Books & Music
Food & Wine
Health & Fitness
Hobbies & Crafts
Home & Garden
News & Politics
Religion & Spirituality
Travel & Culture
TV & Movies
If you've had a miscarriage, unfortunately, there can be huge variations in the quality of care you receive. Not only may your medical care vary but doctor's also act with varying degrees of emotional support as well.
For my part my doctors were sympathetic and generally compassionate. The only issue that bothered me was that they really seemed to have no idea what to do with me. With the miscarriage rate at between 20 and 25%, I'm sure there were patients in the practice who had miscarried before me. Still, they seemed a bit befuddled by how to handle it. The more miscarriages I had, the less they seemed to know what to do about it from eery standpoint.
I believe I'm probably fortunate in having dealt with only puzzlement. Some women have genuine horror stories to tell about doctors being not only un-sympathetic but also completely blasé and even accusatory. We've all had doctors who exhibit poor bedside manner. You might be able to deal with the doctor who trivializes your flu but you deserve better from your doctor after a miscarriage.
You deserve a doctor who truly listens and respects your wishes. You deserve a doctor who will answer your questions seriously. Frankly, I believe a good doctor who doesn't know the answer to your question, will offer to find out for you. I saw a lot of shrugged shoulders and heard a lot of “sorry, I don't know”s. Granted there are many unknowns in miscarriage but a great doctor will at least make an effort.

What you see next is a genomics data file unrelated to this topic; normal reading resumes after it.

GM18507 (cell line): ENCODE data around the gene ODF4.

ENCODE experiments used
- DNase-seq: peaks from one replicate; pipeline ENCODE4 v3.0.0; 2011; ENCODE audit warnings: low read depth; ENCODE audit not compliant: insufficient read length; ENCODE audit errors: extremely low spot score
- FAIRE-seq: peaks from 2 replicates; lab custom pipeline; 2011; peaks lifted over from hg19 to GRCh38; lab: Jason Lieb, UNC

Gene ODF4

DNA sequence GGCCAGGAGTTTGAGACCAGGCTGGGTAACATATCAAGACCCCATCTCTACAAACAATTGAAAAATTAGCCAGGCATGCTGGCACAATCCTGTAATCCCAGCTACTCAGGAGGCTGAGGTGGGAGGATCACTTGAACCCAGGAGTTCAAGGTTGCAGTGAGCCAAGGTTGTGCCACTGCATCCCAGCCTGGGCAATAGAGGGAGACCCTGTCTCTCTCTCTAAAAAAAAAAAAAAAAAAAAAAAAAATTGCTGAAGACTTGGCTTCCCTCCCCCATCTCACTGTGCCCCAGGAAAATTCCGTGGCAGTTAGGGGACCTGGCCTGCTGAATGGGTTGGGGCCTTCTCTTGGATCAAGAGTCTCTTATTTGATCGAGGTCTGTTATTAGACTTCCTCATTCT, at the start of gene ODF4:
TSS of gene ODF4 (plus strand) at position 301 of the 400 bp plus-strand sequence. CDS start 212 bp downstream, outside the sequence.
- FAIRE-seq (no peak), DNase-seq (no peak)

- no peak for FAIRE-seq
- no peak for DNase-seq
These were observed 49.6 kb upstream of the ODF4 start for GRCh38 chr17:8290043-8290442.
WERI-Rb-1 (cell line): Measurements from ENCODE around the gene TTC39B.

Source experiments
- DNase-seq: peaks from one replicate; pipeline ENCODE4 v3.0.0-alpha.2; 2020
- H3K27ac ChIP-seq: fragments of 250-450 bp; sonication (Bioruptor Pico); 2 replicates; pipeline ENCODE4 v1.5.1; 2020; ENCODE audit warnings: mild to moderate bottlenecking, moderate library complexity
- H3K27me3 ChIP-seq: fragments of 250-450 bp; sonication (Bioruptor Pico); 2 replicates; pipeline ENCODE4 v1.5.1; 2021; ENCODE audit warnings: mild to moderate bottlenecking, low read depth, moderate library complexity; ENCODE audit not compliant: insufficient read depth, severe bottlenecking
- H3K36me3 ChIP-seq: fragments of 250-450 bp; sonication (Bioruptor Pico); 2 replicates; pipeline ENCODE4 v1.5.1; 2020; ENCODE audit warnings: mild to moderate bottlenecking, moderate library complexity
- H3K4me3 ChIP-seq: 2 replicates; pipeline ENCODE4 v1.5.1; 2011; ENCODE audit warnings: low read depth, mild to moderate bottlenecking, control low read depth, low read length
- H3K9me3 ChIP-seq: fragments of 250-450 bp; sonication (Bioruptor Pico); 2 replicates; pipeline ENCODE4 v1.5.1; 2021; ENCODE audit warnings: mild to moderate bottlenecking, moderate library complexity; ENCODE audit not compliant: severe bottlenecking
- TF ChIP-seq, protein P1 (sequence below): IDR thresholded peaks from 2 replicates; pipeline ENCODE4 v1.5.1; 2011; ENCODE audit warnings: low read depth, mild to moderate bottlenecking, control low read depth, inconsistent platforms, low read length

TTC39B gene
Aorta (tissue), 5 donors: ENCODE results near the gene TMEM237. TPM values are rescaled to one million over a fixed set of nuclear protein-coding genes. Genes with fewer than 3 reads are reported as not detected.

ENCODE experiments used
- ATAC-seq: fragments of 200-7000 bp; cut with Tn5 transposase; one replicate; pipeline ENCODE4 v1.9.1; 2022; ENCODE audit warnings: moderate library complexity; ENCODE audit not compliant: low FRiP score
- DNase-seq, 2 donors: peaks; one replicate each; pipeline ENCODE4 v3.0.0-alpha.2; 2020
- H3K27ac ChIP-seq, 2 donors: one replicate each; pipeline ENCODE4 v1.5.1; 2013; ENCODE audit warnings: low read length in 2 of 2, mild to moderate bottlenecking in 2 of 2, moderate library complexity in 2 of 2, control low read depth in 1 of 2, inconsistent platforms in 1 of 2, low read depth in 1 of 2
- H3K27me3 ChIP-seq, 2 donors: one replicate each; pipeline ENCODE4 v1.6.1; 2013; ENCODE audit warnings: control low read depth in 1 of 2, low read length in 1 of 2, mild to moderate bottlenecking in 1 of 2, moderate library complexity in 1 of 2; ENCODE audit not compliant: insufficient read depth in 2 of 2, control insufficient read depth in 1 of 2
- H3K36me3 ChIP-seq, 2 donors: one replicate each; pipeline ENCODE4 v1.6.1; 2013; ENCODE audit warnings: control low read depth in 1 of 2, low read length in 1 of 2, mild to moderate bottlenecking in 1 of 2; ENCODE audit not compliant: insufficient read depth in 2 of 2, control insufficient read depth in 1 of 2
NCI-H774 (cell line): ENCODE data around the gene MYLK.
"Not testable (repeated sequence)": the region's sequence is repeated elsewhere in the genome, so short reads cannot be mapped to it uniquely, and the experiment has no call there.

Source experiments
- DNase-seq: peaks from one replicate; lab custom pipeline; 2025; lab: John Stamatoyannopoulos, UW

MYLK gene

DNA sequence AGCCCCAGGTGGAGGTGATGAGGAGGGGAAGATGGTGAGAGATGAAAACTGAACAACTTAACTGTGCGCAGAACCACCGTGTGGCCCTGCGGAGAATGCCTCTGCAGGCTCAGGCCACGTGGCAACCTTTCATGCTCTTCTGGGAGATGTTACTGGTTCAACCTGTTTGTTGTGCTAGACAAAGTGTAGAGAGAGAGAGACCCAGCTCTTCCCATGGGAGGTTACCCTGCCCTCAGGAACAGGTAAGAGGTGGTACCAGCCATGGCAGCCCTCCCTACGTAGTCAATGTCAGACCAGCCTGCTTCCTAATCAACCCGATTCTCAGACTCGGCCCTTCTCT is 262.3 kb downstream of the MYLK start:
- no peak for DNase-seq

You deserve a doctor who can give you resources about miscarriage. Despite their general compassion, one of the ways I felt my doctors failed me was in the resource department. They had no informational pamphlets to take home, no information about local support groups, no list of books I could read. I was pretty much on my own once I went home.
You deserve a doctor who will try to help you figure out why your miscarriage happened and how to prevent it from happening again. I think a lot of doctors fail here. For the most part, testing isn't even done unless a woman has at least three miscarriages. That climate does seem to be changing albeit slowly.
The bottom line is that your doctor should make you feel better, not worse. If you don't feel you're being treated with support and compassion, speak up or find a doctor who will treat you with compassion.
| Related Articles | Editor's Picks Articles | Top Ten Articles | Previous Features | Site Map
Content copyright © 2015 by Christine Beauchaine. All rights reserved.
This content was written by Christine Beauchaine. If you wish to use this content in any manner, you need written permission. Contact Christine Beauchaine for details.
Website copyright © 2016 Minerva WebWorks LLC. All rights reserved.